When I was 21, I bungee jumped out of a cable car from 400 feet in the Swiss Alps. I’ve never been much of a risk taker, but that day, I learned that I could be: I just might have to modify and customize the risk. The friend who was supposed to jump before me looked down and chickened out. My turn. In a split second, I decided that I didn’t want to take the chance of looking down and getting scared, so I fell backwards. It was amazing. That experience, with some spin on how it could translate into the workplace, got me through my first few job interviews.

In my early 30’s, it was through travel, mostly domestic, that I discovered what kinds of things triggered anxiety for me. I learned to book flights and arrange lodging and ground transportation in such a way so as to avoid the triggers. In my late 30’s, I learned, in part through travel, that I am an introvert and need some alone time to recharge. When traveling for work, I am typically hosted by an international office at a partner university. In some cultures, the importance of hospitality can extend late into the night. So, after eight hours of meetings, you might spend another six or more hours of dining and socializing with colleagues. I learned two things in this period. First, I can do it if I have to. Second, it’s okay to ask to have downtime scheduled. This also helps me when hosting colleagues at my home institution. I try to remember to ask how much downtime they would like scheduled.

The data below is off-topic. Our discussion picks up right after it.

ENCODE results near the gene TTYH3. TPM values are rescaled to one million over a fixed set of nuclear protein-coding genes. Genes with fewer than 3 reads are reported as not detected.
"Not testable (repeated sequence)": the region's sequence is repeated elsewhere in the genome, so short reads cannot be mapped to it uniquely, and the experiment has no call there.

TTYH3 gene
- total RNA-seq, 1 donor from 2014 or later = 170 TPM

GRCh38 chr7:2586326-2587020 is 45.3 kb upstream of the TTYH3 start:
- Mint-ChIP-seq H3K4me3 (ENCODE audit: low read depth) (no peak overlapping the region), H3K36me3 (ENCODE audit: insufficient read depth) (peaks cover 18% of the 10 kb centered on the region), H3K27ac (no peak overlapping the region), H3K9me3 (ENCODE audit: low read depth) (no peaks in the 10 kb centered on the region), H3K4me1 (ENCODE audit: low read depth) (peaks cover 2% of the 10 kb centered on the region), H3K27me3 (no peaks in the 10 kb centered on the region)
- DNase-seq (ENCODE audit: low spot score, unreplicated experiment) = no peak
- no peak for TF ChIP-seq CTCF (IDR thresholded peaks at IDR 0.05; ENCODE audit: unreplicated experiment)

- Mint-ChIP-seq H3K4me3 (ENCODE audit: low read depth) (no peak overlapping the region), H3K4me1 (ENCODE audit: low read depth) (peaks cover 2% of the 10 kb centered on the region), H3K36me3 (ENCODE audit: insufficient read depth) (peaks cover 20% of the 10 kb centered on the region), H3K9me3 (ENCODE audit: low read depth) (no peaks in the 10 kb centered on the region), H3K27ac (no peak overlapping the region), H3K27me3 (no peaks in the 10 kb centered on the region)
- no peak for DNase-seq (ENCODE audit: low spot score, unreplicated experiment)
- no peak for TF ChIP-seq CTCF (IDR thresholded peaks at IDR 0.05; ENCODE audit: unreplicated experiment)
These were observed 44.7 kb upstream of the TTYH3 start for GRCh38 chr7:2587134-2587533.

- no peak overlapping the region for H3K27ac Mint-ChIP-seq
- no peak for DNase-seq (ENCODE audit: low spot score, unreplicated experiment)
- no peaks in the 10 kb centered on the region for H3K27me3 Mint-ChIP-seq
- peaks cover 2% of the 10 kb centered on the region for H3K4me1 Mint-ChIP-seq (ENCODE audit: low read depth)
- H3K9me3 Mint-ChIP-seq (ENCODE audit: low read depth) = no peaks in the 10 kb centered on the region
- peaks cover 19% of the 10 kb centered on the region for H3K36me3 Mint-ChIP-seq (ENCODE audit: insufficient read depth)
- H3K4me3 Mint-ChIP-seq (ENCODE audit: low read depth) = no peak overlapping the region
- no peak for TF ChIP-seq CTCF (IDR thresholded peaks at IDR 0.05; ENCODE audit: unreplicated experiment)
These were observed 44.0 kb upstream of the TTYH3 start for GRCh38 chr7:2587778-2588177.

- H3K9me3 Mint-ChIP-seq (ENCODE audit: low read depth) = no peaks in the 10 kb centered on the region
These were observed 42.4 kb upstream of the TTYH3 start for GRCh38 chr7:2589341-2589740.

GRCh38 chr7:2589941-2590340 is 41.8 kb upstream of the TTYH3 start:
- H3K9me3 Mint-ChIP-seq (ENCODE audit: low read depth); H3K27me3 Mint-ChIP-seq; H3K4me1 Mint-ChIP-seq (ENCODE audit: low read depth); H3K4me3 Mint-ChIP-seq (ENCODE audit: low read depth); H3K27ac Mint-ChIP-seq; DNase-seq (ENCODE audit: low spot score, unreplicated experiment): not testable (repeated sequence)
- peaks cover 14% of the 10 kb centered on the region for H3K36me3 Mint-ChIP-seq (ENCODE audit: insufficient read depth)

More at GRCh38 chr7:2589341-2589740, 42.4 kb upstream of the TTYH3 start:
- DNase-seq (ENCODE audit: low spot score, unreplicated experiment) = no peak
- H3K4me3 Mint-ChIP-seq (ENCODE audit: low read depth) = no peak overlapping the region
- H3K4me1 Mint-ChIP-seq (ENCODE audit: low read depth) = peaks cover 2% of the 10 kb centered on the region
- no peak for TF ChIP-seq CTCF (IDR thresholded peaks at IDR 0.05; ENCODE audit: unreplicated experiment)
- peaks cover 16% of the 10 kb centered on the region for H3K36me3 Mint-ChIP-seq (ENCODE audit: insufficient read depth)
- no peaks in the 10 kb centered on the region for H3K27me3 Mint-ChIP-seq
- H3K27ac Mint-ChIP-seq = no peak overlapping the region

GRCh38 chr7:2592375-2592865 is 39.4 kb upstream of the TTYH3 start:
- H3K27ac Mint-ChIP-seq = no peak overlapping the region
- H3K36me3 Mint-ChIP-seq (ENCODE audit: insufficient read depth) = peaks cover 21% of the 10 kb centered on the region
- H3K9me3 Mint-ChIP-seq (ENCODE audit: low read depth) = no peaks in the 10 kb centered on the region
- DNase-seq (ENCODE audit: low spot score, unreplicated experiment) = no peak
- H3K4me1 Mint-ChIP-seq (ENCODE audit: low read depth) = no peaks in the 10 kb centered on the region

In my 40’s, despite extensive travel, including leading large groups of students abroad, and traveling with my own two wild children, I still find myself in situations where I have to solve a travel related problem in an unfamiliar context. Very recently, I was in China, alone – my colleagues who were supposed to join me didn’t make it because of mechanical problems on their flight. My hosts arranged for a driver to take me to the Great Wall. She said he would pick me up at 3:00. At 1:15 as I sat in my hotel room eager to check emails and rest my feet, the phone rings. It’s the driver, he’s here. When we arrived at the Great Wall, I assumed he would join me, but instead, he ushered me through the gate, and in broken English said “I will wait for you” and then he was gone.  I had no idea how long he expected me to be, and I didn’t have his contact number. I walked partway up some very steep stairs, took some pictures and headed back down to the entrance. He wasn’t there. A guard who did not speak English (mind you, I have only one word of Chinese – Xie Xie means thank you) somehow communicated to me that I should go to parking lot number four.  So, back up the steep stairs I went, bought a few souvenirs and a coke and finally found parking lot number 4. The driver was not there. I waited for quite some time. I tried to pull up the phone number of my host, but did not have adequate internet coverage.  There was a time in my life when this scenario would have led to a full-blown panic attack. Instead, I found a spot of shade and a ledge to sit on and drank my coke. I finally remembered that I had the phone number of the young woman who had picked me up from the airport. She was able to connect me with the driver, and a crisis was averted.

Some of the ability to stay calm in that situation comes with age, experience, and raising kids, but another bit comes from traveling and having to navigate unfamiliar circumstances and solve problems with limited resources. So, while I hate to travel, I do it because I love learning new things about myself and finding courage, organizational skills, patience, and problem-solving abilities that I didn’t know I had.